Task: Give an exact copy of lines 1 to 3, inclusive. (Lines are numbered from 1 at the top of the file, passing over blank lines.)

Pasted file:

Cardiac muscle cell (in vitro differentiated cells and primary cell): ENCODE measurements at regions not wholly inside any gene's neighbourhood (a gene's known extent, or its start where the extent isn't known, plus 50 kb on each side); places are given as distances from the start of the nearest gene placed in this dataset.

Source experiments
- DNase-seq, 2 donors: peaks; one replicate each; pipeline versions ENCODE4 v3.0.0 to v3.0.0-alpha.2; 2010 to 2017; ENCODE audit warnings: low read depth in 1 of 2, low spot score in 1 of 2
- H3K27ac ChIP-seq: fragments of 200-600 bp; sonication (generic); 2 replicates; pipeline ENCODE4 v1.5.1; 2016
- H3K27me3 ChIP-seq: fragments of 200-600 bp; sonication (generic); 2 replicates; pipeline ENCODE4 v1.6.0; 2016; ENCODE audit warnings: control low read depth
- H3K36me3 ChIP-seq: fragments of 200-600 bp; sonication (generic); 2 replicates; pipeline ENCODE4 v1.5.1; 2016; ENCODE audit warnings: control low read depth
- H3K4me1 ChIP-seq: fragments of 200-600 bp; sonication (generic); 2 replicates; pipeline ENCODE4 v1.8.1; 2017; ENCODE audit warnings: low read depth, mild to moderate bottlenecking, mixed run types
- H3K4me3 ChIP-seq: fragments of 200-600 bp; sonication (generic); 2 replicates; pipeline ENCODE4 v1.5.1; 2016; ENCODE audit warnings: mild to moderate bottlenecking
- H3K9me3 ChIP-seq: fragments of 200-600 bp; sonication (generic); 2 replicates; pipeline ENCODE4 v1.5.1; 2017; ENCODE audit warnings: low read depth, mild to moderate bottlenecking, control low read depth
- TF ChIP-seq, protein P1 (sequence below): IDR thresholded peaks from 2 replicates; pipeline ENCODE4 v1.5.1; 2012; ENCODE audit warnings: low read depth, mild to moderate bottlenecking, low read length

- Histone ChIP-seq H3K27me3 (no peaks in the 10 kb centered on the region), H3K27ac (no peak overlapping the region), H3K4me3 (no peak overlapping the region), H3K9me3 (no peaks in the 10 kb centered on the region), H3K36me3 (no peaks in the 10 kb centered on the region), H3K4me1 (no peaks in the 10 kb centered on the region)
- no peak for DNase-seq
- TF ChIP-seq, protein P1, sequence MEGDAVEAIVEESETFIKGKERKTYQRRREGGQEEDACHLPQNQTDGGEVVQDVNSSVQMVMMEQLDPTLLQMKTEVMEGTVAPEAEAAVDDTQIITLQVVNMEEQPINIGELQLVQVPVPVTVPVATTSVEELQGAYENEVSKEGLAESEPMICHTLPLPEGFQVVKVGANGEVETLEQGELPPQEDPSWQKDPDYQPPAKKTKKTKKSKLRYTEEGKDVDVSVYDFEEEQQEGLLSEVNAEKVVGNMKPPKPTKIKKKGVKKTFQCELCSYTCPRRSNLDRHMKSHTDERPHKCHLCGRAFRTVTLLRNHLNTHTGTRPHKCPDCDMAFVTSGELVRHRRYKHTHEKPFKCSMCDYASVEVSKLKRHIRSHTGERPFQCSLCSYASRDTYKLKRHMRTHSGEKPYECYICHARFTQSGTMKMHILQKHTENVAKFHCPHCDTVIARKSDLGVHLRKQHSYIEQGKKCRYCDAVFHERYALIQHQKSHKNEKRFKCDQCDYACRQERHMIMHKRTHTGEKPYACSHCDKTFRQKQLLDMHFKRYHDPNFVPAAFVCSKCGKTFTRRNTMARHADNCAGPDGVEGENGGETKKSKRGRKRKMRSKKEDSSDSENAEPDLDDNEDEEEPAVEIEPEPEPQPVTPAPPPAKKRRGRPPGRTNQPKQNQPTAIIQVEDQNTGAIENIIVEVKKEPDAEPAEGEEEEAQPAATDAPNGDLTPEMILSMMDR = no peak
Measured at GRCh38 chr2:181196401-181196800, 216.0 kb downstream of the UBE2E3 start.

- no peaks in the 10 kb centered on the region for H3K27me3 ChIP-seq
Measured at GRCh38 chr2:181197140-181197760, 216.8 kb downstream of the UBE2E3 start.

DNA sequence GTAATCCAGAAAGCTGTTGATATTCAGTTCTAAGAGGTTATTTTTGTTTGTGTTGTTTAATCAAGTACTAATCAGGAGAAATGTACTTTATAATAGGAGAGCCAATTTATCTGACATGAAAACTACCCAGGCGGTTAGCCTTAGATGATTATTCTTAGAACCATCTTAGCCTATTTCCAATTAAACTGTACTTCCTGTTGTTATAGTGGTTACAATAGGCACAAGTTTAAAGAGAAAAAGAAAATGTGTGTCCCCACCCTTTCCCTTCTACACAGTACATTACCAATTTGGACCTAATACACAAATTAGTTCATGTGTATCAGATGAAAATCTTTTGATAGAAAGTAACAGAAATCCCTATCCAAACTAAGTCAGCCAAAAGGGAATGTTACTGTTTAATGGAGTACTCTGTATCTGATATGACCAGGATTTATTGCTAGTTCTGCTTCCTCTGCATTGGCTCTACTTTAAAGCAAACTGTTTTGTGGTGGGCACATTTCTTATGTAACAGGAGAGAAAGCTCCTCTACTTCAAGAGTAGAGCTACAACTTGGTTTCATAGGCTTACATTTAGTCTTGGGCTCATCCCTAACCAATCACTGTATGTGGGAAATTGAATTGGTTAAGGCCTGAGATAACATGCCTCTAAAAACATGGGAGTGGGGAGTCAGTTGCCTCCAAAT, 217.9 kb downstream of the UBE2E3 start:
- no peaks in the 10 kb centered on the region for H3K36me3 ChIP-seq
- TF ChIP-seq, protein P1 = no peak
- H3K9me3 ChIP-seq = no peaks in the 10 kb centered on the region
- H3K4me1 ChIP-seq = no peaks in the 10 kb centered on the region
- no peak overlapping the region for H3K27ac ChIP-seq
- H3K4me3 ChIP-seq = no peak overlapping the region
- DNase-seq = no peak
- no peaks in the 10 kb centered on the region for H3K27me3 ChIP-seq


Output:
Cardiac muscle cell (in vitro differentiated cells and primary cell): ENCODE measurements at regions not wholly inside any gene's neighbourhood (a gene's known extent, or its start where the extent isn't known, plus 50 kb on each side); places are given as distances from the start of the nearest gene placed in this dataset.

Source experiments
- DNase-seq, 2 donors: peaks; one replicate each; pipeline versions ENCODE4 v3.0.0 to v3.0.0-alpha.2; 2010 to 2017; ENCODE audit warnings: low read depth in 1 of 2, low spot score in 1 of 2